This dissertation examines the impacts and functioning of a community led public works intervention in Yemen, the Labor Intensive Public Works Program (LIWP). LIWP was designed using the "twin-track" approach of combining short-term relief with long-term investments. The program transfers funds to poor rural households by creating temporary employment opportunities in projects that benefit the local community. Income from program wages provides short term protection against negative consumption shocks, while the public works projects themselves provide medium to long term benefits for the community. The first chapter describes an unexpected effect of the intervention on decreasing local prices and explains how this effect can occur as a result of the existing informal institution of store credit in rural communities. The second chapter examines heterogeneity in program impacts related to the type of project chosen by the community and the correlates of this choice. The third chapter provides a detailed evaluation of the impact of the LIWP intervention on households in communities where projects took place.
In Chapter 1, I show the surprising empirical finding that in villages with random assignment to participate in LIWP, the price of staple goods in local stores rose less over time, and connect this to the institution of store credit in isolated villages. I find that there is an increase in prices in communities with 5 or more stores, and a significant relative decline of about 10% in villages with 4 or fewer stores. I develop a simple model of credit as insurance based on qualitative interviews in the field which shows that villagers are willing to pay a premium to local store owners over a more distant and anonymous market because their local store owner can be relied on to let them buy on credit in the future. In this way, the cost of zero-interest credit is internalized in prices charged, however this informal contract is only sustainable if there are sufficient dynamic incentives, which will be more likely in less competitive markets, consistent with the empirical findings.
In Chapter 2, which is based on joint work with Alain de Janvry and Elisabeth Sadoulet, we examine the choice of project by communities in the LIWP intervention. While LIWP was designed with the short-term purpose of providing cash for work to underemployed villagers, the community as a whole decided on the type public infrastructure to be constructed using the labor paid for by LIWP. We characterize the various projects in terms of skill intensity based on administrative data about relative pay receipts to unskilled and skilled workers and show that the skill-intensity of project choice is correlated with demographic features of the village which imply greater political power for older men. This result indicates that the choice of projects by the community is influenced by the relative distribution of benefits. To identify the channel at play, we show that in the immediate aftermath of the 2011 economic and political crisis in Yemen, there was a higher preference for skill-intensive projects. This is consistent with a model in which older, skilled men who prior to the crisis would not have self-selected as participants in the LIWP program due to the relatively low wages paid compared to alternative employment options, became potential participants due to the crisis. As a consequence, they pushed for skilled labor-intensive projects in which they could capture a larger share of the benefits.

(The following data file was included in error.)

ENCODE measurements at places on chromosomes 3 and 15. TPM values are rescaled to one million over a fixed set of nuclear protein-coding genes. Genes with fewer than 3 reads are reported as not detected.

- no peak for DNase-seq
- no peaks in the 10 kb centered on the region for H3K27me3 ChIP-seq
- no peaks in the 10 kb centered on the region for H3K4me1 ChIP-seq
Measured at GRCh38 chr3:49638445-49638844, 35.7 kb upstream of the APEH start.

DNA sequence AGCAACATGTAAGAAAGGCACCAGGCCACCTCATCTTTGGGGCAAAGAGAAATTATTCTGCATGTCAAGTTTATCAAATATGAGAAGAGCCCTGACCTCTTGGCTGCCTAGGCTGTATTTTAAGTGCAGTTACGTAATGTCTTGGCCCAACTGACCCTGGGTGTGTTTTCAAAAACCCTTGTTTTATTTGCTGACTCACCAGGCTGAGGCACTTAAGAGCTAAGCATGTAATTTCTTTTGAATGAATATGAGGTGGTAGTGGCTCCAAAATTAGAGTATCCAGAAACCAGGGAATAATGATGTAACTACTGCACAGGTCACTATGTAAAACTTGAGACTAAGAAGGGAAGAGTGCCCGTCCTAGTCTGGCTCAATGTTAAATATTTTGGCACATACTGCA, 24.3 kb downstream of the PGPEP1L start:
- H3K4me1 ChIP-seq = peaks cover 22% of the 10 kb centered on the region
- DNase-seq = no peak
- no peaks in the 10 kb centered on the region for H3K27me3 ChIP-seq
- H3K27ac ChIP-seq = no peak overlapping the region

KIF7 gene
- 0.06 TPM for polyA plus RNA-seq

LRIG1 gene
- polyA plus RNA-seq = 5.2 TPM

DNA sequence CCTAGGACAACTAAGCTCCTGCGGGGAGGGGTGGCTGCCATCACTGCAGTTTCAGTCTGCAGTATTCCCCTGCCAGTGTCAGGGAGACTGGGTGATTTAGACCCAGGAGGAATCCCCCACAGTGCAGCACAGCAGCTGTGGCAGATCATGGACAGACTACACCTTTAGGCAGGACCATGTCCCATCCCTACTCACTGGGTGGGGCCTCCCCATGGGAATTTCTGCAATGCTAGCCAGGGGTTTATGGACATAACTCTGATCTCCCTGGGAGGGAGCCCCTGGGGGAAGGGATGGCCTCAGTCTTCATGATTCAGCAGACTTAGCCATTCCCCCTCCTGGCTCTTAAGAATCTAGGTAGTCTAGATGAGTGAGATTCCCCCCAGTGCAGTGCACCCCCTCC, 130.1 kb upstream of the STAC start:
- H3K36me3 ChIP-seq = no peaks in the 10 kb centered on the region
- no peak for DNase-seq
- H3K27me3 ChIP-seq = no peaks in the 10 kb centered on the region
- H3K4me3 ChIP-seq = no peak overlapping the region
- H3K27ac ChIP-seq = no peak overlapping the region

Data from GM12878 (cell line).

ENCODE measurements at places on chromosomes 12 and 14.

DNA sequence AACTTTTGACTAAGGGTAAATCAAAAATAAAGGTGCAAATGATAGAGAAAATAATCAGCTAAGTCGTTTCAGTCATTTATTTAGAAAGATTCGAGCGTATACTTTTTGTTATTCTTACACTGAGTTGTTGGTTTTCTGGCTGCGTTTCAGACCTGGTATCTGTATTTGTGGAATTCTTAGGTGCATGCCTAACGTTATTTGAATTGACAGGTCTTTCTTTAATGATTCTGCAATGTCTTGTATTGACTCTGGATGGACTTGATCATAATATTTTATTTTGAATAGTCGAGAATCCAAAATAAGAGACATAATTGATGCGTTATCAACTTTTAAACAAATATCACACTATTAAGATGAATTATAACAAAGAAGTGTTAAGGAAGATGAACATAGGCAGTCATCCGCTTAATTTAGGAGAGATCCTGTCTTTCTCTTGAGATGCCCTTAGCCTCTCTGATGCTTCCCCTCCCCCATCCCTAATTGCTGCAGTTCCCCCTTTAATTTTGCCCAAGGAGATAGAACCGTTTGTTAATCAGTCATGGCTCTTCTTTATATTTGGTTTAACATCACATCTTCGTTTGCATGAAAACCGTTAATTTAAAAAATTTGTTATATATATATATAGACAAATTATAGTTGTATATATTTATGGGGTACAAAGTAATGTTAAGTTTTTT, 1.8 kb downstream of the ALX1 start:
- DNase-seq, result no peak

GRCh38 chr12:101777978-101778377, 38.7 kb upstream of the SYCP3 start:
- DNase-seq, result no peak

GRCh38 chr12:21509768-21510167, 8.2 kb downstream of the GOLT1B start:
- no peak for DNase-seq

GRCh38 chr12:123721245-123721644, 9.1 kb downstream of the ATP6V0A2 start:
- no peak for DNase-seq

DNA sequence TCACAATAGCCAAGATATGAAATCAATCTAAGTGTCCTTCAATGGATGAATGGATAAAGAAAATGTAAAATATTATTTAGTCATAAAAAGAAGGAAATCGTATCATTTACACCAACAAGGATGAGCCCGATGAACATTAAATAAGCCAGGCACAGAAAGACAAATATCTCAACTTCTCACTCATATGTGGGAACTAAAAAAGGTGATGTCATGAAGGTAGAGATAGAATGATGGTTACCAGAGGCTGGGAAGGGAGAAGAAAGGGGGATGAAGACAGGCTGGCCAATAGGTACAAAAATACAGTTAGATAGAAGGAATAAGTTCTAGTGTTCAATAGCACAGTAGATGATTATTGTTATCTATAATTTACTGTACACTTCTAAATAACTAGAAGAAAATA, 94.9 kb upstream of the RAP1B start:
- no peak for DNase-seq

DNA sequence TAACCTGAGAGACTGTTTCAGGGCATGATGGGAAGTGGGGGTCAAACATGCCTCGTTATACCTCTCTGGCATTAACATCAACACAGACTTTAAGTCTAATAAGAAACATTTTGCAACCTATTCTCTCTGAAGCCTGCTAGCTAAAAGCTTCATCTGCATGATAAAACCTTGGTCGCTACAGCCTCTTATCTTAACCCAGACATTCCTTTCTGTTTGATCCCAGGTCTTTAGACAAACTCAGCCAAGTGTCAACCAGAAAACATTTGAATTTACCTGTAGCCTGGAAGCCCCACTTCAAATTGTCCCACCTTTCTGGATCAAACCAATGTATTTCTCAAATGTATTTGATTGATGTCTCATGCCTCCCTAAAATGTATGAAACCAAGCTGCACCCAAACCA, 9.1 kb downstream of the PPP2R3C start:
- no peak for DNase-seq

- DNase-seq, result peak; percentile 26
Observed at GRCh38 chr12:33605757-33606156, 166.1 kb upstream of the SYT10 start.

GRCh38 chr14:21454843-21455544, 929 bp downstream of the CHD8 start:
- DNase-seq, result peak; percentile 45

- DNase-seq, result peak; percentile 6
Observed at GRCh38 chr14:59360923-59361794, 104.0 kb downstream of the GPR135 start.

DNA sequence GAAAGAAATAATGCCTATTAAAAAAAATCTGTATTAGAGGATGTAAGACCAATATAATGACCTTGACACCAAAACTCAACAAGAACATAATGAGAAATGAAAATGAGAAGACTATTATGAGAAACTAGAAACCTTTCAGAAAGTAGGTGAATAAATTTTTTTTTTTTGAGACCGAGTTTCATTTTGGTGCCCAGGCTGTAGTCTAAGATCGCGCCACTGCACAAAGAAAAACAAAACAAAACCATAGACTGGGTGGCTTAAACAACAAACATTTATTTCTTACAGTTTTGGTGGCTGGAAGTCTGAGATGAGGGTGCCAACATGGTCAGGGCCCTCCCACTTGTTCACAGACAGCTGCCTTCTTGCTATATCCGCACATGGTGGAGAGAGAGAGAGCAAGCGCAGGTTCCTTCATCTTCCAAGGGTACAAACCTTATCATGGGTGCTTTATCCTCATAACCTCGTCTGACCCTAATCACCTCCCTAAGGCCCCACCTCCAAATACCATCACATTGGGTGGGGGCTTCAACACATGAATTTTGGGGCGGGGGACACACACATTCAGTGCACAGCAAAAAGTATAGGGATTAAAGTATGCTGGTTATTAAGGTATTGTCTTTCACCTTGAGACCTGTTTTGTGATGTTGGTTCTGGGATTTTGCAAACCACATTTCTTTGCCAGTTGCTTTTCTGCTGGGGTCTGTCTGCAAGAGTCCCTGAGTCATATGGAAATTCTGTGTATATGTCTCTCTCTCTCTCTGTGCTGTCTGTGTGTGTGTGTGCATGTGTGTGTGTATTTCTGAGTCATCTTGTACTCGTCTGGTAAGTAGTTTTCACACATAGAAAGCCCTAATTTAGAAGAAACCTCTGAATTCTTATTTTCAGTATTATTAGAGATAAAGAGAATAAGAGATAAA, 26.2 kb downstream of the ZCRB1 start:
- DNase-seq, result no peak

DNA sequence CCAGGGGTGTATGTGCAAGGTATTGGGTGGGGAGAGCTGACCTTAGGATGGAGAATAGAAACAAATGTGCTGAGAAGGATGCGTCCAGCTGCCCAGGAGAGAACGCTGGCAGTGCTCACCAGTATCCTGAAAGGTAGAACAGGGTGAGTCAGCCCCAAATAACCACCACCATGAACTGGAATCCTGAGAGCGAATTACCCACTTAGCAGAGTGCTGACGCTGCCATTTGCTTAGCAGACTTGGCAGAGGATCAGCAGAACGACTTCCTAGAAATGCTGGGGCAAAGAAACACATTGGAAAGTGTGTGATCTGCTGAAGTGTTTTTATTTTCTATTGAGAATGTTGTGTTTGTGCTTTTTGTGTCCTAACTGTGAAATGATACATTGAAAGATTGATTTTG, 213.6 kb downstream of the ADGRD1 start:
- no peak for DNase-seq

In Chapter 3, which is based on joint work with Alain de Janvry, Elisabeth Sadoulet, and Daniel Egel, we use a randomized control trial to measure improvements in household welfare brought about by the program intervention. We find positive program impacts on household income and durable good ownership, reflecting the short term benefits of wages from work in the LIWP project. We also find surprisingly large program effects on decreasing the average outstanding debt. By analyzing the calorie content of staple grains consumed per person, we find a program impact equivalent to 11-13% higher calorie consumption in treated compared to untreated communities. We also summarize community perceptions of the project benefits and find that completed water related projects reduced water scarcity and fetching time.